“Suppose one of you has a hundred sheep and loses one of them. Doesn’t he leave the ninety-nine in the open country and go after the lost sheep until he finds it? And when he finds it, he joyfully puts it on his shoulders and goes home. Then he calls his friends and neighbours together and says, ‘Rejoice with me; I have found my lost sheep.’”

Why hasn't a shepherd come in search of this wandering sheep...? 


'The Lost Sheep' by John Everett Millais

Tuesday 19 October 2021

Signed Books: PURE IMAGINATION by Leslie Bricusse



This post – in an occasional series devoted to signed books in my 'library' (as I grandly refer to a great many piles of assorted volumes!) – is prompted by the death, at the age of 90, of Leslie Bricusse, the brilliantly gifted British composer, lyricist, and playwright.

Leslie Bricusse's prolific career ranged across stage musicals from Stop the World – I Want to Get Off and The Roar of the Greasepaint – The Smell of the Crowd (both with Anthony Newley) to Pickwick and musical films from Doctor Dolittle via Scrooge to Willy Wonka & the Chocolate Factory as well as providing unforgettable music and songs for films, among them Goldfinger, Goodbye Mr Chips and, perhaps surprisingly, Superman!

Leslie's career is chronicled with charm and a sly wit in his 'Sorta-biography', Pure Imagination.


With Leslie's lavish signature (we collectors love an author with a distinctive hand over the careless scribbler!) on the theatrically-purple front free end-paper.

Over the years, I had the enormous pleasure of visiting with Leslie and his lovely, much-loved wife 'Evie' at their homes in London and Los Angeles in order to quiz his encyclopedic memory in preparation for several of my (now vintage) BBC Radio 2 series on aspects film and stage musicals and performers.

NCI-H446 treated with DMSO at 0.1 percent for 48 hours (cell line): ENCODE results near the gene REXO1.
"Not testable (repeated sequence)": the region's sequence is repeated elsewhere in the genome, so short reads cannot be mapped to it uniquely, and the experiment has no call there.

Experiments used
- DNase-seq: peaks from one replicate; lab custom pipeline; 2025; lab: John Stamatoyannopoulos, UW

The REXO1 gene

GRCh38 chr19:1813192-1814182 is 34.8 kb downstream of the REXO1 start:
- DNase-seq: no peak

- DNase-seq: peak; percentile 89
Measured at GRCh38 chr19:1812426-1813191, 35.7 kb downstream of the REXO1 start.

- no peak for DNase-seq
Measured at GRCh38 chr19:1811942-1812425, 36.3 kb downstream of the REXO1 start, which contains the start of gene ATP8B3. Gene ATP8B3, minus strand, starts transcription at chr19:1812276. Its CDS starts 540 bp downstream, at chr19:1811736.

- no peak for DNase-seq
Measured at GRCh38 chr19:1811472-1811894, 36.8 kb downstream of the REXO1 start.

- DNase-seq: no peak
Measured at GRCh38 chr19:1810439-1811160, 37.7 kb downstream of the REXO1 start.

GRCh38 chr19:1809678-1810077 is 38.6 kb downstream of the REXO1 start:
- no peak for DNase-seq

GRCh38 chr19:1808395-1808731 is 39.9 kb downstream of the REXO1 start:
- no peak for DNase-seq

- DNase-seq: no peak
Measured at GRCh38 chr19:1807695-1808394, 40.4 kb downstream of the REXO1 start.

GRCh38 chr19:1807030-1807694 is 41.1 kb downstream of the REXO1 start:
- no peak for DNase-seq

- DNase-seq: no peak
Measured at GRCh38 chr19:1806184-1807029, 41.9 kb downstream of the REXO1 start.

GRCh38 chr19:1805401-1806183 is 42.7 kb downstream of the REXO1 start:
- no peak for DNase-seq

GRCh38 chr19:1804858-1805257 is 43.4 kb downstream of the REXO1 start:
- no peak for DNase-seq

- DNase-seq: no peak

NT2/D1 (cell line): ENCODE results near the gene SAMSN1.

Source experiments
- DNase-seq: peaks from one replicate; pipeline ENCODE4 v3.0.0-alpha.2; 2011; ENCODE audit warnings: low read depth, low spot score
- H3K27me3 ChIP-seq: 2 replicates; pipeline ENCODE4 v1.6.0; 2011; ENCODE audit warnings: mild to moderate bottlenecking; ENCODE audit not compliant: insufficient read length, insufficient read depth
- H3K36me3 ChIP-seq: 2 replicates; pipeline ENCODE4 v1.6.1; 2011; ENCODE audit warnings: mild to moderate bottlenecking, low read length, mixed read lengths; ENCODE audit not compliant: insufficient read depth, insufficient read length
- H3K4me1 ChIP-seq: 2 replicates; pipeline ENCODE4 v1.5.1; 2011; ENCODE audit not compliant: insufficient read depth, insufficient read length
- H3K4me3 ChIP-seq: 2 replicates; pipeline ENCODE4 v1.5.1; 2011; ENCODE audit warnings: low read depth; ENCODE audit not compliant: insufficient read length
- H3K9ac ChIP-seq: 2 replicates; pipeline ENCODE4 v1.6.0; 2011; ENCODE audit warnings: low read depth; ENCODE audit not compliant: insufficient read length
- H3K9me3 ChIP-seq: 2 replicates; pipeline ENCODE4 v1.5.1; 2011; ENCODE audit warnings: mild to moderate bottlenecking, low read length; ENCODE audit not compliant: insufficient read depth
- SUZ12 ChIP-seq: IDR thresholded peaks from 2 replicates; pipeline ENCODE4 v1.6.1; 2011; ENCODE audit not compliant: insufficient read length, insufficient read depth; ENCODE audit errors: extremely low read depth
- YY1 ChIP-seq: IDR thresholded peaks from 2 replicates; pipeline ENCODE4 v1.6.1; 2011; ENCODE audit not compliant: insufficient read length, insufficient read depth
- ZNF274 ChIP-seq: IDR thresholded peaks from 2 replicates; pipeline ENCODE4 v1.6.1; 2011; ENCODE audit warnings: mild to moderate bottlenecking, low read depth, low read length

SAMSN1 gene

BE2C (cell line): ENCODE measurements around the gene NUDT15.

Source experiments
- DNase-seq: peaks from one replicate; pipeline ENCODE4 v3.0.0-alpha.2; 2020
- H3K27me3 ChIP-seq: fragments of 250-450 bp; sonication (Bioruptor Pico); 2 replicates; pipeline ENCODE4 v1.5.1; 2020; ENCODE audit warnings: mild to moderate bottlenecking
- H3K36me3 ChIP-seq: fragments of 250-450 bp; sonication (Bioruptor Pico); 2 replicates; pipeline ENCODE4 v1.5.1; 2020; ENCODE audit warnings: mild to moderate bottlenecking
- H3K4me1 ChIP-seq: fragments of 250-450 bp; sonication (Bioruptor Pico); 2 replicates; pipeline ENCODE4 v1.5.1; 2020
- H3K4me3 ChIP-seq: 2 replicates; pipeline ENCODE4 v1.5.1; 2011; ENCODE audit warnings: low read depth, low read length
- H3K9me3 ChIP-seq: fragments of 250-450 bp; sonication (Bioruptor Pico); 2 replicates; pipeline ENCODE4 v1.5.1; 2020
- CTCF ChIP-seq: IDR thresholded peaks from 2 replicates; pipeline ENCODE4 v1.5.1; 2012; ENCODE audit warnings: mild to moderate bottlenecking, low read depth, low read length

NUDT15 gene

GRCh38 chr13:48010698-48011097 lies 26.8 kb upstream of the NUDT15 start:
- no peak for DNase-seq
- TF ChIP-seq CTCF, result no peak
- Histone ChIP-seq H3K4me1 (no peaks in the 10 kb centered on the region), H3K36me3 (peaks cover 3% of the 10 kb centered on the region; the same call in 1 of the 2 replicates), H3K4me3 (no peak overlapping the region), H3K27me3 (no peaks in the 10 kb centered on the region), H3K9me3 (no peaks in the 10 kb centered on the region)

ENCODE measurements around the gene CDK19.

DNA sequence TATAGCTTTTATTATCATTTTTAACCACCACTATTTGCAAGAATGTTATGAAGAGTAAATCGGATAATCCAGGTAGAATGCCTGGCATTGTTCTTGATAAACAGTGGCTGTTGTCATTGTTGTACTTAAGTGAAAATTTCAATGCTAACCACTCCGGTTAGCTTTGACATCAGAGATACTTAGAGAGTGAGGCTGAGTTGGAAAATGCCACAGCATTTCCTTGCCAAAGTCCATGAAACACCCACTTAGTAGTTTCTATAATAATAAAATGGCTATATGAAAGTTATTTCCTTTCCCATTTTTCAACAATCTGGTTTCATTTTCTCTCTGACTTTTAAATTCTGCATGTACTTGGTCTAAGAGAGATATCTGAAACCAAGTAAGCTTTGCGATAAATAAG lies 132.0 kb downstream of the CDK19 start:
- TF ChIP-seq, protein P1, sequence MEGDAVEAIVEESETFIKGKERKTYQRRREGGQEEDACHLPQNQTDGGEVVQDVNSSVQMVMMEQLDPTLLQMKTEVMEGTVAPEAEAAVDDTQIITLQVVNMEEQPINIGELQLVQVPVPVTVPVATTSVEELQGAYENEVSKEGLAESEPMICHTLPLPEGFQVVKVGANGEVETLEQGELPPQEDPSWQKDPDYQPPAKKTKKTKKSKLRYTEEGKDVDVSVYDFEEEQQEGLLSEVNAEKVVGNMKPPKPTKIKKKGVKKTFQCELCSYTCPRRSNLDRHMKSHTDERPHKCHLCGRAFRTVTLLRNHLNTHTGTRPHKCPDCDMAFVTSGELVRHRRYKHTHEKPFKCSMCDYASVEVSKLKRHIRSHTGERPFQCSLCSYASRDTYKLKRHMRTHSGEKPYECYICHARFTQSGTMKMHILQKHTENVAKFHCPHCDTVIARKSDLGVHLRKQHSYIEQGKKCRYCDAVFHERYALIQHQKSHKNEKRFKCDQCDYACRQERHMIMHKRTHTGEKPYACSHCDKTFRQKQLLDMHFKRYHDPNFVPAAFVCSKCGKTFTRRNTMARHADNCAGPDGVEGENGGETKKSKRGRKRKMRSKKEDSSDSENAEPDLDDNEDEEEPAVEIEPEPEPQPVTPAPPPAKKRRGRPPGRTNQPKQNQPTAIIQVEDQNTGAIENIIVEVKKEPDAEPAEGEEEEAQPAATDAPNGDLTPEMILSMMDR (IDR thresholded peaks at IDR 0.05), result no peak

Always a welcoming, gracious host and one of the easiest and most accommodating interviewees who would always deliver the purest of  gold!

I have two particular mementos... 

Firstly in LA where, after giving him a copy of The Unsung Story, my book on A Christmas Carol (in view of his interest in Dickens and Ebenezer Scrooge!) he jumped and rushed from the room calling over his shoulder: "I've got something for you that you absolutely won't have in your Dickens collection!" He momentarily returned with a copy of the Japanese libretto for the Tokyo production of Scrooge to which he added a typical inscription...




Then in London in 1989, meeting up with Leslie after the premiere of his stage production of Doctor Dolittle along with Phillip Schofield (playing the Doctor) who was contributing to a programme I was making about Julie Andrews (the voice in the show of the Doc's parrot, Polynesia). Phillip inscribed the cover of my souvenir programme to which Leslie couldn't resist adding his own idiosyncratic addition... 


Many thanks for all the music, Leslie – and the memories!